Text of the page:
James G. Fox, DVM, MS, DACLAM, is a Professor and Director of the Division of Comparative Medicine and a Professor in the Division of Biological Engineering at the Massachusetts Institute of Technology. He is also an Adjunct Professor at Tufts University School of Veterinary Medicine and the University of Pennsylvania, School of Veterinary Medicine. He is a Diplomate and a past president of the American College of Laboratory Animal Medicine, past president of the Massachusetts Society of Medical Research, past chairman of AAALAC Council, and past chairman of the NCCR/NIH Comparative Medicine Study Section. He also is an elected fellow of the Infectious Disease Society of America and the American Gastroenterology Association. Professor Fox is the author of over 625 articles, 80 chapters, 3 patents and has edited and authored 15 texts in the field of in vivo model development and comparative medicine. He has served on the editorial board of several journals and is a past member of the NIH/NCRR Scientific Advisory Council. He has received numerous scientific awards including the AVMA’s Charles River Prize in Comparative Medicine, the AALAS Nathan Brewer Scientific Achievement Award, the AVMA Excellence in Research Award, the ACLAM Award for Scientific Achievement, the Pravin Bhatt award for research excellence and the AALAS Griffin Award. He has been studying infectious diseases of the gastrointestinal tract for the past 40 years and has focused on the pathogenesis of Campylobacter spp. and Helicobacter spp. infection in humans and animals. His laboratory developed the ferret as a model for both campylobacter and helicobacter associated disease as well as the first rodent model to study helicobacter associated gastric disease including gastric cancer. Dr. Fox is considered an international authority on the epidemiology and pathogenesis of enterohepatic helicobacters in humans and animals. He is largely responsible for identifying, naming, and describing many of the diseases attributed to various Helicobacter species; most notably their association with hepatitis, liver tumors, inflammatory bowel disease and colon cancer in mice. His laboratory most recently has described the pivotal role that Helicobacter spp. play in the development of the gallstones in mice fed a lithogenic diet; thus linking this finding to his earlier description of Helicobacter spp. associated chronic cholecystitis and gallstones in Chilean women, a population at high risk of developing gallbladder cancer. He also has had a long-standing interest in zoonotic diseases as well as biosafety issues associated with in vivo models. His past and current research has been funded by NIH and NCI, as well as by private industrial sources, for the past 40 years. He has been the principal investigator of an NIH postdoctoral training grant for veterinarians for the past 29 years. He consults nationally and internationally with government, academia and industry. In 2004 Professor Fox was elected to the National Academy of Medicine of the National Academy of Sciences.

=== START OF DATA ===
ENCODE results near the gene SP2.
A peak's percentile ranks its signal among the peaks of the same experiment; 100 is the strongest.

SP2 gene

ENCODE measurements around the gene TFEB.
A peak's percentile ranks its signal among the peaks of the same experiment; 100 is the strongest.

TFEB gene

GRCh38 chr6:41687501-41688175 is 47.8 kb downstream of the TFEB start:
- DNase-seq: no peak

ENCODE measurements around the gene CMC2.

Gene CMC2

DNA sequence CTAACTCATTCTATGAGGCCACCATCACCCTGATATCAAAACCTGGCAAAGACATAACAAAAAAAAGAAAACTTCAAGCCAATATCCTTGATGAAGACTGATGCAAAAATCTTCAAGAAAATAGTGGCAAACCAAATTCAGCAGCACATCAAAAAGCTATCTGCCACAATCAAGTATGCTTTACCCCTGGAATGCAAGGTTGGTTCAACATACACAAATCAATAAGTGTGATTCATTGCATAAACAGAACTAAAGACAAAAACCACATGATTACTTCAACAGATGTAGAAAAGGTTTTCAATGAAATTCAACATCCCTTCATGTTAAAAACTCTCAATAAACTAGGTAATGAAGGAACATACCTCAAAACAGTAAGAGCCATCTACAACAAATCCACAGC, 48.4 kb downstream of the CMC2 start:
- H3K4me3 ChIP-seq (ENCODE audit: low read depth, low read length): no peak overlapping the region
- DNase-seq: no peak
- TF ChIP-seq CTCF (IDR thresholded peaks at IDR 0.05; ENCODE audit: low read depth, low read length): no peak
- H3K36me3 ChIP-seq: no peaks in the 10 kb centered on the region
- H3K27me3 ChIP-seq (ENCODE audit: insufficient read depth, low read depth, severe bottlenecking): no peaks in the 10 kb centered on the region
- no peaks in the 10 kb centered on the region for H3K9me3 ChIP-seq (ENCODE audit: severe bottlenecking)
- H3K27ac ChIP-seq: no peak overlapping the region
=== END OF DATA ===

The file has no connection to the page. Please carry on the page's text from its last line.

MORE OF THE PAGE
Mark T. Whary, DVM, PhD, DACLAM, is the Associate Director and along with Dr. Fox is responsible for management of the MIT animal resource program. Dr. Whary is the principal veterinary reviewer of animal care and use protocols, is a primary contact for regulatory issues and oversees training of new investigators. Dr. Whary also serves on the Radiation Protection Committee, the Division’s environmental health and safety committee, manages the occupational health program, contributes to the postdoctoral program in comparative medicine for veterinarians and provides support for web page management and technical writing for the Division. Dr. Whary’s research in mucosal immunology has focused on the pathogenesis of helicobacter infections in humans and in genetically engineered mice as models of human infectious gastritis, hepatitis and inflammatory bowel disease. Dr. Whary manages a germfree and gnotobiotic mouse facility to focus on gut flora ecology and the onset of gastrointestinal and hepatic diseases in mouse models.
Susan Erdman, DVM, MPH, DACLAM, is an Assistant Director and Chief of Clinical Resources within the Division. She completed the postdoctoral training program in Comparative Medicine at MIT and received a Master’s degree from Harvard in 1992. She also serves as a PI or co-PI on several NIH and DOD supported grants. Her research focus is roles of inflammatory disease in cancer and the role of probiotics in promoting health. Along with Dr. Marini, she coordinates the training schedule and seminars for the postdoctoral trainees.
Robert P. Marini, DVM, DACLAM, Assistant Director, is a member of DCM’s clinical staff and is Chief of the Division’s clinical surgical facilities. Dr. Marini is responsible for coordinating and supervising all major survival surgery in non-rodent mammalian species. Dr. Marini’s interests focus on experimental surgery and anesthesiology. He actively collaborates on several NIH funded research projects as well as being involved in the investigation of spontaneously occurring diseases of laboratory animals. Dr. Marini is closely involved in didactic coursework involving physical and chemical animal restraint, specialized surgical procedures, anesthetic regimens, and basic life support measures employed in a wide variety of animal species. He coordinates the training schedule and seminars for the postdoctoral trainees. He also holds an appointment as a lecturer in the Harvard-MIT Division of Health Services and Technology.